outdated url-library: is XEmacs still the next generation of Emacs?
Stephen J. Turnbull
stephen at xemacs.org
Fri Jun 11 00:10:43 EDT 2010
Aidan Kehoe writes:
> (while (not (eq (point) (point-max)))
Which is bad style anyway, it should be "=".
> needs to become
> (while (not (eql (point) (point-max)))
> (but we can have the byte-compiler check for that, plus, maybe, the
> pseudo-Ebola stuff I mentioned) and will generate a lot of immediately
> garbage bignums. But if you *want* to deal with files that big in XEmacs,
> you probably have lots of memory (in which case we really should increase
> gc-cons-threshold appreciably at startup) or are working noninteractively,
> so garbage collection isn’t as annoying as it otherwise might be.
Yes, agreed. That's my rationale for suggesting it, too. However,
you can't increase the threshold indefinitely, because even on a
4-cylinder 2.4GHz Opteron box GC can make XEmacs drop dead for seconds
with current default settings. `point' is called a lot, but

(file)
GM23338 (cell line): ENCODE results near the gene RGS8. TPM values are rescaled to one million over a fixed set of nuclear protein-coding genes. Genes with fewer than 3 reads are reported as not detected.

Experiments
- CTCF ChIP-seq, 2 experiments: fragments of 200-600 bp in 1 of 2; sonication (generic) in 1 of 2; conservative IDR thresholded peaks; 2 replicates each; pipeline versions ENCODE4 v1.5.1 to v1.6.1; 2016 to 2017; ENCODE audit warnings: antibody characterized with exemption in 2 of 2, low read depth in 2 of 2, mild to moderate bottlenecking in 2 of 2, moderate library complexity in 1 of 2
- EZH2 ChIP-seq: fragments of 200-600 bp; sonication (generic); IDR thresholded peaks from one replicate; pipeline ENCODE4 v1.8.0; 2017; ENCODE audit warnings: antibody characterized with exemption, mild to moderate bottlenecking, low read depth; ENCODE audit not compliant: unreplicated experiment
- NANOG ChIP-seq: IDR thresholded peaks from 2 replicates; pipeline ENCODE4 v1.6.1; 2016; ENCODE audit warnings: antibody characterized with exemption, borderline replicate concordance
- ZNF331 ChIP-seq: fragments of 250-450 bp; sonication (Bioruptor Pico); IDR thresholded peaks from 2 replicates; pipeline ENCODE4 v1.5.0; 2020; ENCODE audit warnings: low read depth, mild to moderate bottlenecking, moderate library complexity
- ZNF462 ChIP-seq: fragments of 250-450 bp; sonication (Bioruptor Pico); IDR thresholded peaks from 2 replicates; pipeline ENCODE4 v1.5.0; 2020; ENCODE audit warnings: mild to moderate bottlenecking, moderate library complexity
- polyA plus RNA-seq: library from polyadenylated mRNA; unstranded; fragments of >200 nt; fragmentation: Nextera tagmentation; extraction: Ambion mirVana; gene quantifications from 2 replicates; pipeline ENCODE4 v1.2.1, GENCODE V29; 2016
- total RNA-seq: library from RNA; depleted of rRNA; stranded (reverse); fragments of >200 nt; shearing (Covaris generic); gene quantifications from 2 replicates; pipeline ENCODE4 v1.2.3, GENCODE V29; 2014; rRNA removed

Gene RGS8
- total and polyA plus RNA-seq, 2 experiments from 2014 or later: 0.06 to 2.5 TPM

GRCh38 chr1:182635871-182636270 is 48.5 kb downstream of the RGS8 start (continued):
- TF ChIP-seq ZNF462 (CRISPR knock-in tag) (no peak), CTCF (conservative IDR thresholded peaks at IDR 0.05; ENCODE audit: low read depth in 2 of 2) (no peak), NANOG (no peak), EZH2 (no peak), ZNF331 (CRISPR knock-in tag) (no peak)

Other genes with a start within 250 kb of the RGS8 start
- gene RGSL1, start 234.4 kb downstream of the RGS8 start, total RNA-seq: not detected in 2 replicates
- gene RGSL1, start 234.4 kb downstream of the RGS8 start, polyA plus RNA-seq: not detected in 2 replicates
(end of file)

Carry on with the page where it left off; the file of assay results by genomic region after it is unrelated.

`point-max' I think is much less frequent than `point-min'.
> > > it’s eminently reasonable, and shouldn’t be too much work. (I’m
> > > thinking, move the Charbpos, Bytebpos and Membpos typedefs to
> > > corresponding to off_t rather than EMACS_INT;
> > I don't understand that. off_t is likely to be 32 bits on 32-bit
> > platforms.
> Not on 32-bit platforms with large file support. Though as I understand it,
> large file support on Linux is a bit of a red-headed stepchild, it needs
> special compile time defines.
Exactly. And AIUI the underlying kernel calls are different (ie, you
can choose at runtime whether you want a large file version or not).
Apple at least supports off64_t (or whatever it is) though, so
probably there's a standard typedef for this.
Basically your strategy makes explicit what I was thinking, I was just
confused by your choice of off_t here. We need to be careful about
that. If there is a standard typedef that makes it explicit that
"this supports large file sizes and offsets", we should use that,
otherwise we should use something like EMACS_OFF64_T (or maybe just
However, note that if a (void *) is 32 bits, all we get out of this is
a (maximum) of a 4GB file anyway, since that's an absolute upper bound
on buffer size. Properly warning the users of such systems when
attempting to access such files will be important.
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